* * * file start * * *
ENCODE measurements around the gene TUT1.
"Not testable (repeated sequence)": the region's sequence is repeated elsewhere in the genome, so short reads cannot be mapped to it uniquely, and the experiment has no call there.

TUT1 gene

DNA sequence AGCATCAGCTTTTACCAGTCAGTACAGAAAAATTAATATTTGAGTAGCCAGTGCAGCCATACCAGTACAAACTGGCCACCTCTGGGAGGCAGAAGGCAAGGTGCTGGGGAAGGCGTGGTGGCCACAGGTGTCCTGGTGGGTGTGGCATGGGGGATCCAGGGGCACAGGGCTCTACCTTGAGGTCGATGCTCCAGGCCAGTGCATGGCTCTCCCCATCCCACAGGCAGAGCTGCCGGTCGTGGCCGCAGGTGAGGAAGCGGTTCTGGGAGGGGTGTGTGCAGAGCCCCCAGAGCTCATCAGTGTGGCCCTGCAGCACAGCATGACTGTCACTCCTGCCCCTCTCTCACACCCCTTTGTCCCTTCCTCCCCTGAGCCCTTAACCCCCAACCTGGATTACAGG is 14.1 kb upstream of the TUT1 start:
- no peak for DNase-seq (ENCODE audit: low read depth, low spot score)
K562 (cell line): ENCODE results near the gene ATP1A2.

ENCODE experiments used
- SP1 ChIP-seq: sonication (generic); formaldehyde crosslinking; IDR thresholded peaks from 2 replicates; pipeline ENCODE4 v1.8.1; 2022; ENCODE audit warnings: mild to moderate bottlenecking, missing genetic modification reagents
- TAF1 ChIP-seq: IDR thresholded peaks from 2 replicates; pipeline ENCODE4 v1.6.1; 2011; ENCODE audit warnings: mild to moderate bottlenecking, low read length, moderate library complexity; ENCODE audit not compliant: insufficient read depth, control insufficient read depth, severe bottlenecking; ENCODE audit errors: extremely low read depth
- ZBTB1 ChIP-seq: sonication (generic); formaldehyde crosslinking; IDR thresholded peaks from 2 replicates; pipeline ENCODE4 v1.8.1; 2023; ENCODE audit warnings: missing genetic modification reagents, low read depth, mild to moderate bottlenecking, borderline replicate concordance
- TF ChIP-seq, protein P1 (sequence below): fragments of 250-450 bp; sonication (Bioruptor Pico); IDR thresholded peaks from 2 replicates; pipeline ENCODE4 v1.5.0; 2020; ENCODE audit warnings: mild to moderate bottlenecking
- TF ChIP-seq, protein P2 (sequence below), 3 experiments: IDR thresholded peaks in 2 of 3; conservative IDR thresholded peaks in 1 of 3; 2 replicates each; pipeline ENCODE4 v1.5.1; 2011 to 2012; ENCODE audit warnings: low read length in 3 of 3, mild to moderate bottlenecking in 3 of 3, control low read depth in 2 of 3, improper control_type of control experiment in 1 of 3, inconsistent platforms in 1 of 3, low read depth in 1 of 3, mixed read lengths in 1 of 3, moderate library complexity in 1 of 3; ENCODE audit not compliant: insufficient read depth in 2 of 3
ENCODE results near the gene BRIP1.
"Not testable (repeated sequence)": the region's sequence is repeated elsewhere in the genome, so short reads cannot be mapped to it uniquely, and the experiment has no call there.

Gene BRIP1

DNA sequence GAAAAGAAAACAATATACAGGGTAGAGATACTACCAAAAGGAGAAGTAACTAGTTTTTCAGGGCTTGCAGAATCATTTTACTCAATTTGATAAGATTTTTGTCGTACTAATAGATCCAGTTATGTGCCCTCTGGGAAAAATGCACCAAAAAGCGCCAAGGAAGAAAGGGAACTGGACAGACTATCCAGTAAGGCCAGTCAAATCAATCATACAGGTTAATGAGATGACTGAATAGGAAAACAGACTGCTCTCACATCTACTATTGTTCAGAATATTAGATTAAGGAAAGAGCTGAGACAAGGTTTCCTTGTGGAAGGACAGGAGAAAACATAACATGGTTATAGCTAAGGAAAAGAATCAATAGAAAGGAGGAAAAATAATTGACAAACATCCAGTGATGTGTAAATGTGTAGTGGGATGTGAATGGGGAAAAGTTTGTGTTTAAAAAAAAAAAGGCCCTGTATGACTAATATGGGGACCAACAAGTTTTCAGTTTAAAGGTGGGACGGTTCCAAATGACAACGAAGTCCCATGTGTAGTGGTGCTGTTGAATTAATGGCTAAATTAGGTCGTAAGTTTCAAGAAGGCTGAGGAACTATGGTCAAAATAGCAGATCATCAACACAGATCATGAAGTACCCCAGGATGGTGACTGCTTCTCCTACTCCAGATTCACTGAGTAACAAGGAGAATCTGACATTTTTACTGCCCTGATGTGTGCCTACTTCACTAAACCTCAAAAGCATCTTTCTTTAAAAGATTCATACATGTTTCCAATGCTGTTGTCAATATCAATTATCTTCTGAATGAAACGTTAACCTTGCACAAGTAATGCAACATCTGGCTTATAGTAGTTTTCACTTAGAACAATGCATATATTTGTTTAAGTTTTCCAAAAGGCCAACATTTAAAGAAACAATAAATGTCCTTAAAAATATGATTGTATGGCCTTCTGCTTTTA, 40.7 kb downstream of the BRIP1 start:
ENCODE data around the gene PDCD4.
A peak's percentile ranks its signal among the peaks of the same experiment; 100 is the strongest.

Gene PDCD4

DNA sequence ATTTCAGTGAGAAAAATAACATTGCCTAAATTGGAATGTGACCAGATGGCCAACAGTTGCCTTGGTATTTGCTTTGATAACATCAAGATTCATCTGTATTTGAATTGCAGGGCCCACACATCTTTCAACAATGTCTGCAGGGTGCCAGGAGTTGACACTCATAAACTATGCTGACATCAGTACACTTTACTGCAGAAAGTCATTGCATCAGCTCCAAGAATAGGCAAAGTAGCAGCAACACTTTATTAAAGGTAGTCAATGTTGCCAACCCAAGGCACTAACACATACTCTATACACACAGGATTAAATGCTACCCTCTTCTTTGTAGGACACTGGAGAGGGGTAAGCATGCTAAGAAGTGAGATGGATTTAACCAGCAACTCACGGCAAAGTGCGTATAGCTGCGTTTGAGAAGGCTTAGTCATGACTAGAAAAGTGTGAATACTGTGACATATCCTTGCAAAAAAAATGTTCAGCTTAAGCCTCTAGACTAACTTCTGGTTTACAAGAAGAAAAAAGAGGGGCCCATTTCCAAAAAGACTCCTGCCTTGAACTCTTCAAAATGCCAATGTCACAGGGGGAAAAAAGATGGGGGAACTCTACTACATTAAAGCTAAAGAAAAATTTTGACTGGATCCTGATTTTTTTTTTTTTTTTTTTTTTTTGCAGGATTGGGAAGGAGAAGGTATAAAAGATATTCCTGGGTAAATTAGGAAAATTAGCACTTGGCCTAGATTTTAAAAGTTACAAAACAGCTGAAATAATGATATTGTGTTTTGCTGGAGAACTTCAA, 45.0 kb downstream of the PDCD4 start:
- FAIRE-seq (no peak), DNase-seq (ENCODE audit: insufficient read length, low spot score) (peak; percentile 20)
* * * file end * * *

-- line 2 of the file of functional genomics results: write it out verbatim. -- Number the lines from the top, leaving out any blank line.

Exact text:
"Not testable (repeated sequence)": the region's sequence is repeated elsewhere in the genome, so short reads cannot be mapped to it uniquely, and the experiment has no call there.